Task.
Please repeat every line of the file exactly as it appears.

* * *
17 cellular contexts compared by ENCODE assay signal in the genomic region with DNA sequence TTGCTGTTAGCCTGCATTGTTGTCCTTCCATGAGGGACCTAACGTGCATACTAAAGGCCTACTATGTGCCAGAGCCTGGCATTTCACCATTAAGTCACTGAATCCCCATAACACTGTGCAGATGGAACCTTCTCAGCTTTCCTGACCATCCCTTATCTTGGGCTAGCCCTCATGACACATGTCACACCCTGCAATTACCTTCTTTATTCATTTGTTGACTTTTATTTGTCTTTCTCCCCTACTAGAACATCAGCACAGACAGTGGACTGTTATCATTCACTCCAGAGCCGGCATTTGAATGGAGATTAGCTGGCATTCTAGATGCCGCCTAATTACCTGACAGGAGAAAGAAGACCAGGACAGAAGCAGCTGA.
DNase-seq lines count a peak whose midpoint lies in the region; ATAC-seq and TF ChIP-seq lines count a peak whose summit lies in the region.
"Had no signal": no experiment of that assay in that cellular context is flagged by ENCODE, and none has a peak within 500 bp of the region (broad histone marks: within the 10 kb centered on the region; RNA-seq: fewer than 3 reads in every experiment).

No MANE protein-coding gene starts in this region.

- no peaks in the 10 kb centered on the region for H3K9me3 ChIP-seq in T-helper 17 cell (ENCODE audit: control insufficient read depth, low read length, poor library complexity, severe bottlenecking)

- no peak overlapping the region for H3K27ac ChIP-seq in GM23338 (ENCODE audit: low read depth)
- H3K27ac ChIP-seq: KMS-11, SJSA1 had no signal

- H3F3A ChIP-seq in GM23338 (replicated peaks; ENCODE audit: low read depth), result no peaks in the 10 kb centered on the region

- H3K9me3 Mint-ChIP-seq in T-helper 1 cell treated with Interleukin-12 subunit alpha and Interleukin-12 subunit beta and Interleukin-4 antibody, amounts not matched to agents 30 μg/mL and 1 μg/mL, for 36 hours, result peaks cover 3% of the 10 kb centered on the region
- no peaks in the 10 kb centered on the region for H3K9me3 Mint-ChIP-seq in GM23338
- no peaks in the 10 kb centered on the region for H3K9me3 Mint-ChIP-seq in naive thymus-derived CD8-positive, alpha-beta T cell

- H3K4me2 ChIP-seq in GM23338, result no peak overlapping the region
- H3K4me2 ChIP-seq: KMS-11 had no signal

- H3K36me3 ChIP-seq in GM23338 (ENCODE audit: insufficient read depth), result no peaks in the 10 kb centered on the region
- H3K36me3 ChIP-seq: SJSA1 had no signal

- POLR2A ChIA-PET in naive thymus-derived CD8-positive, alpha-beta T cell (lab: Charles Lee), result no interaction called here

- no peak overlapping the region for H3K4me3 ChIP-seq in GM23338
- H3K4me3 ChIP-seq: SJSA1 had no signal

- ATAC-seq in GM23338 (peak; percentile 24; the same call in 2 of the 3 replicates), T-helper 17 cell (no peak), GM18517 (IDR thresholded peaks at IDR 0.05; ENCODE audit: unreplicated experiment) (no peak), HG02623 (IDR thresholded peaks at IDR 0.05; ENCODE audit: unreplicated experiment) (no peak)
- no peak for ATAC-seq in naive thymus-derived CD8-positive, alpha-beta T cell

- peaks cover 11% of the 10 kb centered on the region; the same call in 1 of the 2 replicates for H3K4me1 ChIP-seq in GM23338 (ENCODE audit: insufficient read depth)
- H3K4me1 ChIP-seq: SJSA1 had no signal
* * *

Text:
17 cellular contexts compared by ENCODE assay signal in the genomic region with DNA sequence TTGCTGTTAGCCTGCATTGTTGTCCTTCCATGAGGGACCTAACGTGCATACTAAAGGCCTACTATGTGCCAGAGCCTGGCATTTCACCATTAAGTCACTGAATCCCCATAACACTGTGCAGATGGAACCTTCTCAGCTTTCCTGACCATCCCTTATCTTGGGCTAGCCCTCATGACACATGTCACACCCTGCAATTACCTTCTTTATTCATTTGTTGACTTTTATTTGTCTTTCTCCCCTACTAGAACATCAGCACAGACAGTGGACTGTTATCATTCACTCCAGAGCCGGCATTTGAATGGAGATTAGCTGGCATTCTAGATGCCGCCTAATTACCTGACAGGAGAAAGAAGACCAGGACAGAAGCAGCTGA.
DNase-seq lines count a peak whose midpoint lies in the region; ATAC-seq and TF ChIP-seq lines count a peak whose summit lies in the region.
"Had no signal": no experiment of that assay in that cellular context is flagged by ENCODE, and none has a peak within 500 bp of the region (broad histone marks: within the 10 kb centered on the region; RNA-seq: fewer than 3 reads in every experiment).

No MANE protein-coding gene starts in this region.

- no peaks in the 10 kb centered on the region for H3K9me3 ChIP-seq in T-helper 17 cell (ENCODE audit: control insufficient read depth, low read length, poor library complexity, severe bottlenecking)

- no peak overlapping the region for H3K27ac ChIP-seq in GM23338 (ENCODE audit: low read depth)
- H3K27ac ChIP-seq: KMS-11, SJSA1 had no signal

- H3F3A ChIP-seq in GM23338 (replicated peaks; ENCODE audit: low read depth), result no peaks in the 10 kb centered on the region

- H3K9me3 Mint-ChIP-seq in T-helper 1 cell treated with Interleukin-12 subunit alpha and Interleukin-12 subunit beta and Interleukin-4 antibody, amounts not matched to agents 30 μg/mL and 1 μg/mL, for 36 hours, result peaks cover 3% of the 10 kb centered on the region
- no peaks in the 10 kb centered on the region for H3K9me3 Mint-ChIP-seq in GM23338
- no peaks in the 10 kb centered on the region for H3K9me3 Mint-ChIP-seq in naive thymus-derived CD8-positive, alpha-beta T cell

- H3K4me2 ChIP-seq in GM23338, result no peak overlapping the region
- H3K4me2 ChIP-seq: KMS-11 had no signal

- H3K36me3 ChIP-seq in GM23338 (ENCODE audit: insufficient read depth), result no peaks in the 10 kb centered on the region
- H3K36me3 ChIP-seq: SJSA1 had no signal

- POLR2A ChIA-PET in naive thymus-derived CD8-positive, alpha-beta T cell (lab: Charles Lee), result no interaction called here

- no peak overlapping the region for H3K4me3 ChIP-seq in GM23338
- H3K4me3 ChIP-seq: SJSA1 had no signal

- ATAC-seq in GM23338 (peak; percentile 24; the same call in 2 of the 3 replicates), T-helper 17 cell (no peak), GM18517 (IDR thresholded peaks at IDR 0.05; ENCODE audit: unreplicated experiment) (no peak), HG02623 (IDR thresholded peaks at IDR 0.05; ENCODE audit: unreplicated experiment) (no peak)
- no peak for ATAC-seq in naive thymus-derived CD8-positive, alpha-beta T cell

- peaks cover 11% of the 10 kb centered on the region; the same call in 1 of the 2 replicates for H3K4me1 ChIP-seq in GM23338 (ENCODE audit: insufficient read depth)
- H3K4me1 ChIP-seq: SJSA1 had no signal